La Jolla Historical Society: Archives, exhibits and more
The La Jolla Historical Society (LJHS) is where the past has a conversation with the present, according to Executive Director Heath Fox. The non-profit was created in 1964 and is housed in three historic buildings on the corner of Prospect Street and Eads Avenue. The 1904 Wisteria Cottage (formerly John Cole’s Bookstore) houses the museum gallery space; the 1909 cottage serves as offices and provides public research space; and the 1916 carriage house/garage has been retrofitted to store LJHS’ archival collection. The campus is characterized by lots of rounded-rock walls — all hauled up from the beach below.
The latest addition to the LJHS campus is a public pocket park, the Venturi Pergola & Garden, which opened in September. It’s built on a lower terrace of the property showcasing an architectural fragment gleaned from the nearby Museum of Contemporary Art (currently being remodeled).
LJHS hosts the Concourse d’Elegance each April, as well as the Secret Garden Tour in May — two of its biggest fundraisers. It also has a membership program (550 members strong), a funding contract with San Diego’s Commission for Arts and Culture, and several grant supplements to round out its budget.
“The Society’s mission is to make history relevant to contemporary society, to the people who live today,” Fox told the Light. “We view history as not just reporting the past, but as a continuum of past, present and future. That’s the way all of us think, and wish others would think about history, as well.”
That thinking is reflected in LJHS’ choice of exhibits, which are always innovative. The current show, “San Diego: The Architecture of Four Ecologies,” is based on a book written 50 years ago about the urban environment of Los Angeles.
“We took this concept,” Fox explained, “and created an exhibition that would work for San Diego. The four ecologies here are: the beaches, the urban and suburban built environment, the international border, and the freeways. The freeways are what connect us all to these other environments. It’s a way to take a historic concept and re-interpret it for audiences today.”
LJHS’ next exhibit in February, 2019 will highlight La Jolla’s female movers and shakers, prior to the Great Depression. Titled “Tangible Memories: Recollections of La Jolla Pioneer Women,” it features Ellen Browning Scripps and her cohort of friends — an accomplished group who had higher levels of education for the time and careers in business, education and architecture. They started La Jolla Woman’s Club and established the La Jolla philanthropic spirit that still exists today.
For the exhibit, LJHS commissioned 10 artists and assigned each a pioneer woman to research and then create a new work of art that responds to and reflects on what she accomplished. “It’s all about looking at history through the lens of time, interpreted by people who are practicing in arts and culture today,” Fox said.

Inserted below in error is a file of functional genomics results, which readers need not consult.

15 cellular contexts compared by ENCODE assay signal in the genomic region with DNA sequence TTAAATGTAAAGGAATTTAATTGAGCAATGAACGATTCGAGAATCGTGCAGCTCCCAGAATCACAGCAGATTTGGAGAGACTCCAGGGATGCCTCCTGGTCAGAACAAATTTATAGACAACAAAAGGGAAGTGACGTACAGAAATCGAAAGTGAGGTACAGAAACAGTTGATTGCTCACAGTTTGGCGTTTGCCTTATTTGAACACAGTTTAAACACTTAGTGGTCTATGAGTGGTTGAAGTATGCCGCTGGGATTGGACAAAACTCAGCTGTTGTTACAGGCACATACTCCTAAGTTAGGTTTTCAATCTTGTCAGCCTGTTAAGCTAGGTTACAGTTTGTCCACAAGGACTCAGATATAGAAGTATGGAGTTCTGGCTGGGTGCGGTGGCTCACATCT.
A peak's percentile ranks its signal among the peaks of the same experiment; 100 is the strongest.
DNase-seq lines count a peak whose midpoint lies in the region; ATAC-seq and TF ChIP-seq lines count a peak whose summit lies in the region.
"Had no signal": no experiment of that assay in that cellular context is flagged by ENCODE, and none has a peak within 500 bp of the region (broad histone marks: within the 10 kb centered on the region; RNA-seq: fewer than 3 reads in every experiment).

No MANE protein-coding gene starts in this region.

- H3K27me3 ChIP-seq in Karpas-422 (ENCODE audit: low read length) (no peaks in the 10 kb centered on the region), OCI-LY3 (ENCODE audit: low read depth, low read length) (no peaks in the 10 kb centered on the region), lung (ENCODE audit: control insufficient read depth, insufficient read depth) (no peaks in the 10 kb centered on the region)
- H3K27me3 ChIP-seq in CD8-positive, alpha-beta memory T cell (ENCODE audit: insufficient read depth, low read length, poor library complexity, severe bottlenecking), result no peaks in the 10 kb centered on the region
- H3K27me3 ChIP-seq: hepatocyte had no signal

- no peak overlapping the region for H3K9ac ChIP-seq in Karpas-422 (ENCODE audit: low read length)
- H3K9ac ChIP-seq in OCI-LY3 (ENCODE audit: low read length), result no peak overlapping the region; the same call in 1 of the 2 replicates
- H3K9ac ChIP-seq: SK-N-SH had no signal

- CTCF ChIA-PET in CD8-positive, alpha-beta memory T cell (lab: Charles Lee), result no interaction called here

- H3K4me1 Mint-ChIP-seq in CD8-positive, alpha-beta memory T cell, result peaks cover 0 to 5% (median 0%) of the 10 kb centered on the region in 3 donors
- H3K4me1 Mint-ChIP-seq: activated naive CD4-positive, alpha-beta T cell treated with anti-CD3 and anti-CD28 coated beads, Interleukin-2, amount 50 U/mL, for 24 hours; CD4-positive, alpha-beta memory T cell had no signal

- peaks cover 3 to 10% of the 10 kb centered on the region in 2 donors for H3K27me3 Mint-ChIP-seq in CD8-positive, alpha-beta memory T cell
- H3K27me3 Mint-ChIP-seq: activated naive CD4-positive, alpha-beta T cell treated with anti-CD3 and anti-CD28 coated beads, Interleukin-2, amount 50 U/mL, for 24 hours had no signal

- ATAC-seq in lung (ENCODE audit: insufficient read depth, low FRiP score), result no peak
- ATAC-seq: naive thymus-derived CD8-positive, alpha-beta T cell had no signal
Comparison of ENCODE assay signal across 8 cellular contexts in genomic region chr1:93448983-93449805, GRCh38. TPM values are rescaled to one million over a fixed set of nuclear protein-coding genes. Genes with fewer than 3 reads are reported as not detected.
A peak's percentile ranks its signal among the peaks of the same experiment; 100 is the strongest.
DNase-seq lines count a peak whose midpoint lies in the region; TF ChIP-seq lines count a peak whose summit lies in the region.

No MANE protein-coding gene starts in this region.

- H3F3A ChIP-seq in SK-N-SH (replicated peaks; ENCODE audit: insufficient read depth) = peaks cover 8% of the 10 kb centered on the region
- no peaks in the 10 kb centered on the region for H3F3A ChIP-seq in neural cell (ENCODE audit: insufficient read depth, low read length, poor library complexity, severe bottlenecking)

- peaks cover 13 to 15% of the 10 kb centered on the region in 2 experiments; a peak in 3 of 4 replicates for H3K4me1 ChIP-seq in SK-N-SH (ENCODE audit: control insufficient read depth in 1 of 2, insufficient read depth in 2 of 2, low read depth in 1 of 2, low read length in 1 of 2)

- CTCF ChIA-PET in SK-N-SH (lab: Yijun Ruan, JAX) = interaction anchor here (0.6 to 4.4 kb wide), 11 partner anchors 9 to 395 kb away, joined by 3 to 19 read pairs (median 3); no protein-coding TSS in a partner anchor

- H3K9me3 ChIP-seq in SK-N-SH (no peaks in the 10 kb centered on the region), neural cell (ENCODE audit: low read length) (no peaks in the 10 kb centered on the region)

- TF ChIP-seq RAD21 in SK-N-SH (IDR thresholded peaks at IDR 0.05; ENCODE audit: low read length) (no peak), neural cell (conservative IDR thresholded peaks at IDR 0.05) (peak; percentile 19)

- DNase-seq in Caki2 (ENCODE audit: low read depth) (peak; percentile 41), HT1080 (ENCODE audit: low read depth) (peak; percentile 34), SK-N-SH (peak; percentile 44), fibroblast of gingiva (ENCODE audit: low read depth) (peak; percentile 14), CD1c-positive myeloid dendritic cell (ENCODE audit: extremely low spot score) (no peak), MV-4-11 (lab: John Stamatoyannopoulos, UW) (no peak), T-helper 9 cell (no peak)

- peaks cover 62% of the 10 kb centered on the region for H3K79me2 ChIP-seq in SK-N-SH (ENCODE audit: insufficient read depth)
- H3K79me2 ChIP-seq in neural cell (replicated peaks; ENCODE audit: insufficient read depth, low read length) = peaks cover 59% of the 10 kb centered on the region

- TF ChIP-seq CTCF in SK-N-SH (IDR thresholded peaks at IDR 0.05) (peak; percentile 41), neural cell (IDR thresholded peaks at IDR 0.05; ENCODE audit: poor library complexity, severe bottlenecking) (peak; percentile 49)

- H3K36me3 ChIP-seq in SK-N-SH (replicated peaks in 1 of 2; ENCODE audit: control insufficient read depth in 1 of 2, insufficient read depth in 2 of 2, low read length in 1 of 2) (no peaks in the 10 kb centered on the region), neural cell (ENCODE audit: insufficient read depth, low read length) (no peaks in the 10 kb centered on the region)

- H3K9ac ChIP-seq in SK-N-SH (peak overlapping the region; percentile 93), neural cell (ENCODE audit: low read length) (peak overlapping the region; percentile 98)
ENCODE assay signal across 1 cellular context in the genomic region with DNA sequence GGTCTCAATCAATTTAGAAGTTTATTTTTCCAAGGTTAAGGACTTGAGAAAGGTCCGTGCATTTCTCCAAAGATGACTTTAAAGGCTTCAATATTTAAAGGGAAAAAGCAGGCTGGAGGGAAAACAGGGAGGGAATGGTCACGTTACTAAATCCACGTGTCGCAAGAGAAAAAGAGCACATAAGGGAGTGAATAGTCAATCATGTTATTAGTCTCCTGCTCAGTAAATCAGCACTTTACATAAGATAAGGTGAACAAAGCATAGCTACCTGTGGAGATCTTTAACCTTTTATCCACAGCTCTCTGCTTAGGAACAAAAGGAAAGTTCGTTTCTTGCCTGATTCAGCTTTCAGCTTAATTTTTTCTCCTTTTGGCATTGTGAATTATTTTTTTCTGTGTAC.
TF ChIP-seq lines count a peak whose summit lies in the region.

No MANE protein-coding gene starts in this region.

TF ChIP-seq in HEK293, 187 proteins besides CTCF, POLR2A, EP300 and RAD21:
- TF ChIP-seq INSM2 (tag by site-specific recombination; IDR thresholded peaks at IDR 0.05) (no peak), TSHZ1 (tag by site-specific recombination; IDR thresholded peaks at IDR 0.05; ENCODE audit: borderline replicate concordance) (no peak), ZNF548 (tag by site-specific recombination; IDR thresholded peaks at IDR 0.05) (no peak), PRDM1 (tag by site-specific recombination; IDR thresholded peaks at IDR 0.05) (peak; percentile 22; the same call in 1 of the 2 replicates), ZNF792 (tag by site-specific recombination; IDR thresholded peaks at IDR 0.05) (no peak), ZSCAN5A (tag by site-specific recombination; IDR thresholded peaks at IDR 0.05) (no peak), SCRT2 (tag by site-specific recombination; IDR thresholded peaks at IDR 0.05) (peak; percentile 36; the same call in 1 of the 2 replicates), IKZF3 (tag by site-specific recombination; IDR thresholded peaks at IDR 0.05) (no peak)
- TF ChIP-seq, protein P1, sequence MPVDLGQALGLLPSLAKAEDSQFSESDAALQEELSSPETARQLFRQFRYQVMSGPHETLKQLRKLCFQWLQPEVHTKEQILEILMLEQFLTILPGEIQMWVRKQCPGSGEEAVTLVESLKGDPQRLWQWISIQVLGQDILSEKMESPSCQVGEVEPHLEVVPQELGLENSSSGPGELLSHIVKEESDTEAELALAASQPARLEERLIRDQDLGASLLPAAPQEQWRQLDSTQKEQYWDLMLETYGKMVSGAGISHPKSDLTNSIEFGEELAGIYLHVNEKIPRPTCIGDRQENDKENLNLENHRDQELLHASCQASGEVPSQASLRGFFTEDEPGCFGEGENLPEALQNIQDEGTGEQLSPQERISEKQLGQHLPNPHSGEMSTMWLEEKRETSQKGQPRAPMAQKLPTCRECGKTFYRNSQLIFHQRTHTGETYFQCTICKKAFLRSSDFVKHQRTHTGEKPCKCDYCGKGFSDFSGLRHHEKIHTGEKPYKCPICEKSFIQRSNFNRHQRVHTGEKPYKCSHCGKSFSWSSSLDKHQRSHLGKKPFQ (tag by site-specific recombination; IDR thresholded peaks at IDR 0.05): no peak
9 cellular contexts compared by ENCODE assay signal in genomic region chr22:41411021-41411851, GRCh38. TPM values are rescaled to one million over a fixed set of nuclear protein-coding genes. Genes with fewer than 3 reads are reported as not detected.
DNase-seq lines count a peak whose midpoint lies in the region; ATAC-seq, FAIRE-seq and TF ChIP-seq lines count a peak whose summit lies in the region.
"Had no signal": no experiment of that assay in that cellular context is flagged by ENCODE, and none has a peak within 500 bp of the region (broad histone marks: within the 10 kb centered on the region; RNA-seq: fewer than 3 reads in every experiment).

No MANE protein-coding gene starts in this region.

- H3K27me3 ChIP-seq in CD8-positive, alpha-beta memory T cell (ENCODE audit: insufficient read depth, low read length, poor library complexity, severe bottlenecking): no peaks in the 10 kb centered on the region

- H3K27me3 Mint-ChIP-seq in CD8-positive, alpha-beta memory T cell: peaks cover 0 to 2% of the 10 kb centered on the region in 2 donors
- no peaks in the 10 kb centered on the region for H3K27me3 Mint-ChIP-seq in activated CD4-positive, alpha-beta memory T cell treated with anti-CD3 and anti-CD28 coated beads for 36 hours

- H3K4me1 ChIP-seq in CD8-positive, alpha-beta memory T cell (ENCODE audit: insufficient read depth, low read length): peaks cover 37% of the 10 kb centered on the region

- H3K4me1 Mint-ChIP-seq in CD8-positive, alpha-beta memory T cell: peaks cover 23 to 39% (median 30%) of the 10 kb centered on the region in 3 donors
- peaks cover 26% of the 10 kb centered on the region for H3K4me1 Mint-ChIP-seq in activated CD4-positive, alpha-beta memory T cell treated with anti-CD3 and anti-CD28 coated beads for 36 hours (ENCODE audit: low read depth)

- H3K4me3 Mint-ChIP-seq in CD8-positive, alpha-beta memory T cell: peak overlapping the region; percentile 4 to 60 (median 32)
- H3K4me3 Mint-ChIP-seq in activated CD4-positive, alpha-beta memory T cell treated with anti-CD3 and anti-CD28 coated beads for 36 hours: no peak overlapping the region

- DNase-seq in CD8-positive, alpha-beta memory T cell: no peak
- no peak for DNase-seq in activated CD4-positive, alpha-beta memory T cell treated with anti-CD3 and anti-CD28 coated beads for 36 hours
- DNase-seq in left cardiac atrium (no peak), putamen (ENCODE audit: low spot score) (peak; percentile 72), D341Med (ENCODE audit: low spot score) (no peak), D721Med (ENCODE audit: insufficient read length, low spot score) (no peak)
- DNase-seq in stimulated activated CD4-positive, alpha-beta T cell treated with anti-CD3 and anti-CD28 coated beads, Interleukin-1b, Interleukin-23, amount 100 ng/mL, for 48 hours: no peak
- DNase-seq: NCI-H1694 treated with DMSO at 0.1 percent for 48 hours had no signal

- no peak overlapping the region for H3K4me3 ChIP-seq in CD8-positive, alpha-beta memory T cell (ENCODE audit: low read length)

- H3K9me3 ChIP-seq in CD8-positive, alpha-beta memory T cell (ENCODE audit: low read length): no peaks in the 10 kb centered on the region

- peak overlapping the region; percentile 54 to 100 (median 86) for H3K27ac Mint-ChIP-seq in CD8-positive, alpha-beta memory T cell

LJHS is not only about re-interpreting the past; it’s also about preserving it. Fox explained that the archival collection has “been obtained over the years by people giving us stuff ... and sometimes we ask for certain things,” he said. “More often than not, people tell us, ‘Hey, I have this, would you like it for your archive?’ and we look at it from there.”
The LJHS archive contains 20,000 photos, architectural drawings, biographical files, a collection of La Jolla art, and “street files” about historic property. The best part about the collection is that it’s accessible for free to the public.
“Someone might want to research a piece of property they might be thinking about buying,” Fox explained. “Or wonder about a granddad who moved here in the 1930s. We have a steady flow of people coming in our doors looking for one thing or another.”
As Fox points out, one of the ways to track the history of La Jolla is through its architecture. What started out as a cluster of wooden beach cottages with no paved roads, no running water, and no electricity soon expanded.
After World War I, people began coming into La Jolla and building larger homes — mostly European reproductions in the Spanish Revival and English Tudor styles ... and French chateaus. These homes gave birth to the neighborhoods La Jollans know today — the Barber Tract, Hermosa, and La Jolla Shores. After the Depression, another style of architecture came into vogue here, which was more mid-century modern, often influenced by Frank Lloyd Wright.
Another LJHS bonus is self-guided walking tours, whose routes can be accessed online or through free brochures at the museum. The tours provide insight into the history of The Village, the original beach cottages, mid-century modern architecture, and Irving Gill’s architecture and designs.
Next summer, look for Silent Film Nights on the LJHS lawn, for which you can pack a picnic and bring blankets and chairs. The evenings are planned in connection with an exhibit on cinematic entertainment in the early 20th century.
• The La Jolla Historical Society‘s gallery is open noon to 4 p.m. Wednesday-Sunday at 780 Prospect St., La Jolla. (858) 459-5335. Free admission. lajollahistory.org
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